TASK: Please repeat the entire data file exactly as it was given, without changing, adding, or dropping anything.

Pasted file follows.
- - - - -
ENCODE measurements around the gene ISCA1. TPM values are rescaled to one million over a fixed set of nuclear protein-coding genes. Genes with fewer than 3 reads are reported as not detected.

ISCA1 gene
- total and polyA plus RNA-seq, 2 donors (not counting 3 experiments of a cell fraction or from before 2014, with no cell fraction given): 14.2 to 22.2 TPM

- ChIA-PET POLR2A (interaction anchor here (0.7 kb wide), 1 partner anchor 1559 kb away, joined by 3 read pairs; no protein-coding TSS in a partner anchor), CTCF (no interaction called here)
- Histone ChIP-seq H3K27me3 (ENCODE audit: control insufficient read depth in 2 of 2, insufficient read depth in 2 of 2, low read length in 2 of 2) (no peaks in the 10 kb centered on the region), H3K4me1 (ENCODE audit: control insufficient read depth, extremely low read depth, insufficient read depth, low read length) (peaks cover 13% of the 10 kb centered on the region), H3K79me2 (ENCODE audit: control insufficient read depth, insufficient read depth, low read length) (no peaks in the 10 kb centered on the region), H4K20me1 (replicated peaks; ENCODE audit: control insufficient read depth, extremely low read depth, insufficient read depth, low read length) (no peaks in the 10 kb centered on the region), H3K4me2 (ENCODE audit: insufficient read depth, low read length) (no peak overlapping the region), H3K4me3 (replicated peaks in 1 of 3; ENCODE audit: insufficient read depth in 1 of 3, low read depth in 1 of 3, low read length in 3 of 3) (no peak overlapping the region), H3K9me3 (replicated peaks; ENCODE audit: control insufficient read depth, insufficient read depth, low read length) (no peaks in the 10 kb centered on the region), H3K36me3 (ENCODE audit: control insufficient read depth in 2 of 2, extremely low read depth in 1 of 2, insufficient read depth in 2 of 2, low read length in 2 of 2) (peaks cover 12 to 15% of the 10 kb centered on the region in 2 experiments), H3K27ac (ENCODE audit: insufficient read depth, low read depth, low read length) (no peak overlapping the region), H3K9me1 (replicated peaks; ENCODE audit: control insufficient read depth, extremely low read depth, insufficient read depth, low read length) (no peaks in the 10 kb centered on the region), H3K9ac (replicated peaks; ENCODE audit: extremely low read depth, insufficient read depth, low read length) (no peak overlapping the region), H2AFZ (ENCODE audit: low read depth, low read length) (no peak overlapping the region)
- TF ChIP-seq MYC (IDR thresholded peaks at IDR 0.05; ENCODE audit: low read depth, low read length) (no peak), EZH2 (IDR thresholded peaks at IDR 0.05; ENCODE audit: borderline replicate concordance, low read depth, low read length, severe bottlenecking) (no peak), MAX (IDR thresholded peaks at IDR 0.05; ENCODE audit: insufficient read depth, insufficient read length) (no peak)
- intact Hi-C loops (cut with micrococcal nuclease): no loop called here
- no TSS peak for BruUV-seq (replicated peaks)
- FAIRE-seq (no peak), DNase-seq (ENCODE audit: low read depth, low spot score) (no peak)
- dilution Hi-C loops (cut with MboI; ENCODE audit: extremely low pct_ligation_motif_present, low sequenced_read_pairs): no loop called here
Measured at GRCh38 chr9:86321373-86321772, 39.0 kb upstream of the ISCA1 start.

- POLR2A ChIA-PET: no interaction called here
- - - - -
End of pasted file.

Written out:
ENCODE measurements around the gene ISCA1. TPM values are rescaled to one million over a fixed set of nuclear protein-coding genes. Genes with fewer than 3 reads are reported as not detected.

ISCA1 gene
- total and polyA plus RNA-seq, 2 donors (not counting 3 experiments of a cell fraction or from before 2014, with no cell fraction given): 14.2 to 22.2 TPM

- ChIA-PET POLR2A (interaction anchor here (0.7 kb wide), 1 partner anchor 1559 kb away, joined by 3 read pairs; no protein-coding TSS in a partner anchor), CTCF (no interaction called here)
- Histone ChIP-seq H3K27me3 (ENCODE audit: control insufficient read depth in 2 of 2, insufficient read depth in 2 of 2, low read length in 2 of 2) (no peaks in the 10 kb centered on the region), H3K4me1 (ENCODE audit: control insufficient read depth, extremely low read depth, insufficient read depth, low read length) (peaks cover 13% of the 10 kb centered on the region), H3K79me2 (ENCODE audit: control insufficient read depth, insufficient read depth, low read length) (no peaks in the 10 kb centered on the region), H4K20me1 (replicated peaks; ENCODE audit: control insufficient read depth, extremely low read depth, insufficient read depth, low read length) (no peaks in the 10 kb centered on the region), H3K4me2 (ENCODE audit: insufficient read depth, low read length) (no peak overlapping the region), H3K4me3 (replicated peaks in 1 of 3; ENCODE audit: insufficient read depth in 1 of 3, low read depth in 1 of 3, low read length in 3 of 3) (no peak overlapping the region), H3K9me3 (replicated peaks; ENCODE audit: control insufficient read depth, insufficient read depth, low read length) (no peaks in the 10 kb centered on the region), H3K36me3 (ENCODE audit: control insufficient read depth in 2 of 2, extremely low read depth in 1 of 2, insufficient read depth in 2 of 2, low read length in 2 of 2) (peaks cover 12 to 15% of the 10 kb centered on the region in 2 experiments), H3K27ac (ENCODE audit: insufficient read depth, low read depth, low read length) (no peak overlapping the region), H3K9me1 (replicated peaks; ENCODE audit: control insufficient read depth, extremely low read depth, insufficient read depth, low read length) (no peaks in the 10 kb centered on the region), H3K9ac (replicated peaks; ENCODE audit: extremely low read depth, insufficient read depth, low read length) (no peak overlapping the region), H2AFZ (ENCODE audit: low read depth, low read length) (no peak overlapping the region)
- TF ChIP-seq MYC (IDR thresholded peaks at IDR 0.05; ENCODE audit: low read depth, low read length) (no peak), EZH2 (IDR thresholded peaks at IDR 0.05; ENCODE audit: borderline replicate concordance, low read depth, low read length, severe bottlenecking) (no peak), MAX (IDR thresholded peaks at IDR 0.05; ENCODE audit: insufficient read depth, insufficient read length) (no peak)
- intact Hi-C loops (cut with micrococcal nuclease): no loop called here
- no TSS peak for BruUV-seq (replicated peaks)
- FAIRE-seq (no peak), DNase-seq (ENCODE audit: low read depth, low spot score) (no peak)
- dilution Hi-C loops (cut with MboI; ENCODE audit: extremely low pct_ligation_motif_present, low sequenced_read_pairs): no loop called here
Measured at GRCh38 chr9:86321373-86321772, 39.0 kb upstream of the ISCA1 start.

- POLR2A ChIA-PET: no interaction called here